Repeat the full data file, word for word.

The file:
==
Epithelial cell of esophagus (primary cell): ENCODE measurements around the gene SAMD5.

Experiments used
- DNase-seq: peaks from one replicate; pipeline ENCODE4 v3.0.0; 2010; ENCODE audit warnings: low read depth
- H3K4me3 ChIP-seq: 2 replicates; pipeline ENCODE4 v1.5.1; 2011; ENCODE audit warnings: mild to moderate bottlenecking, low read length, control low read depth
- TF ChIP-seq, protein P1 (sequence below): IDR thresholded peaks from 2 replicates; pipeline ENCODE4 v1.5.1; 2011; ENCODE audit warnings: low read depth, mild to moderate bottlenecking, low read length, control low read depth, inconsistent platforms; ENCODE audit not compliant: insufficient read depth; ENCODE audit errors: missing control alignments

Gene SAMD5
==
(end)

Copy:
Epithelial cell of esophagus (primary cell): ENCODE measurements around the gene SAMD5.

Experiments used
- DNase-seq: peaks from one replicate; pipeline ENCODE4 v3.0.0; 2010; ENCODE audit warnings: low read depth
- H3K4me3 ChIP-seq: 2 replicates; pipeline ENCODE4 v1.5.1; 2011; ENCODE audit warnings: mild to moderate bottlenecking, low read length, control low read depth
- TF ChIP-seq, protein P1 (sequence below): IDR thresholded peaks from 2 replicates; pipeline ENCODE4 v1.5.1; 2011; ENCODE audit warnings: low read depth, mild to moderate bottlenecking, low read length, control low read depth, inconsistent platforms; ENCODE audit not compliant: insufficient read depth; ENCODE audit errors: missing control alignments

Gene SAMD5